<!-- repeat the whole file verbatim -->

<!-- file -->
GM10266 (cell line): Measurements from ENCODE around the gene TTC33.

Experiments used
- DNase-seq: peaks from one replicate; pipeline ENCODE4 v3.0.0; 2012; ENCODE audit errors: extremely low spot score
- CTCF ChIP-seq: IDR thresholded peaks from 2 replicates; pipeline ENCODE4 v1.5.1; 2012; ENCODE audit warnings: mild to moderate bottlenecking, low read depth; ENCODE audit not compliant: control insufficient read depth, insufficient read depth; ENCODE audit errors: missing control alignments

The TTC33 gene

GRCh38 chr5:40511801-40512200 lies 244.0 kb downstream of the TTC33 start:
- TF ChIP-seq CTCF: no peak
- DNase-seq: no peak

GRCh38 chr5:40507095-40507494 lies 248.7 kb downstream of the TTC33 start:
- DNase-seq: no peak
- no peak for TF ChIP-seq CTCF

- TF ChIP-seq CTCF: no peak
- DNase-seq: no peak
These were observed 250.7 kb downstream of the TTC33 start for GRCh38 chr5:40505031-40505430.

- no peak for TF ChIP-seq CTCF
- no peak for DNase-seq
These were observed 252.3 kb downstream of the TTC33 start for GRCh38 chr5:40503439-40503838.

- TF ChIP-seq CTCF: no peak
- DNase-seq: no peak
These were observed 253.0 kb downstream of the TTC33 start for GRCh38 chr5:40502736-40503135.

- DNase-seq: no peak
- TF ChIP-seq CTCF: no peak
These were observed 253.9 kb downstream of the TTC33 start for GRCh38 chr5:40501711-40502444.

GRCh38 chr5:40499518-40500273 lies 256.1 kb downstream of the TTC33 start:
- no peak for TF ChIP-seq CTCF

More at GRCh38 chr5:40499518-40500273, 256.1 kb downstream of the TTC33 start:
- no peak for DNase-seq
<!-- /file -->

GM10266 (cell line): Measurements from ENCODE around the gene TTC33.

Experiments used
- DNase-seq: peaks from one replicate; pipeline ENCODE4 v3.0.0; 2012; ENCODE audit errors: extremely low spot score
- CTCF ChIP-seq: IDR thresholded peaks from 2 replicates; pipeline ENCODE4 v1.5.1; 2012; ENCODE audit warnings: mild to moderate bottlenecking, low read depth; ENCODE audit not compliant: control insufficient read depth, insufficient read depth; ENCODE audit errors: missing control alignments

The TTC33 gene

GRCh38 chr5:40511801-40512200 lies 244.0 kb downstream of the TTC33 start:
- TF ChIP-seq CTCF: no peak
- DNase-seq: no peak

GRCh38 chr5:40507095-40507494 lies 248.7 kb downstream of the TTC33 start:
- DNase-seq: no peak
- no peak for TF ChIP-seq CTCF

- TF ChIP-seq CTCF: no peak
- DNase-seq: no peak
These were observed 250.7 kb downstream of the TTC33 start for GRCh38 chr5:40505031-40505430.

- no peak for TF ChIP-seq CTCF
- no peak for DNase-seq
These were observed 252.3 kb downstream of the TTC33 start for GRCh38 chr5:40503439-40503838.

- TF ChIP-seq CTCF: no peak
- DNase-seq: no peak
These were observed 253.0 kb downstream of the TTC33 start for GRCh38 chr5:40502736-40503135.

- DNase-seq: no peak
- TF ChIP-seq CTCF: no peak
These were observed 253.9 kb downstream of the TTC33 start for GRCh38 chr5:40501711-40502444.

GRCh38 chr5:40499518-40500273 lies 256.1 kb downstream of the TTC33 start:
- no peak for TF ChIP-seq CTCF

More at GRCh38 chr5:40499518-40500273, 256.1 kb downstream of the TTC33 start:
- no peak for DNase-seq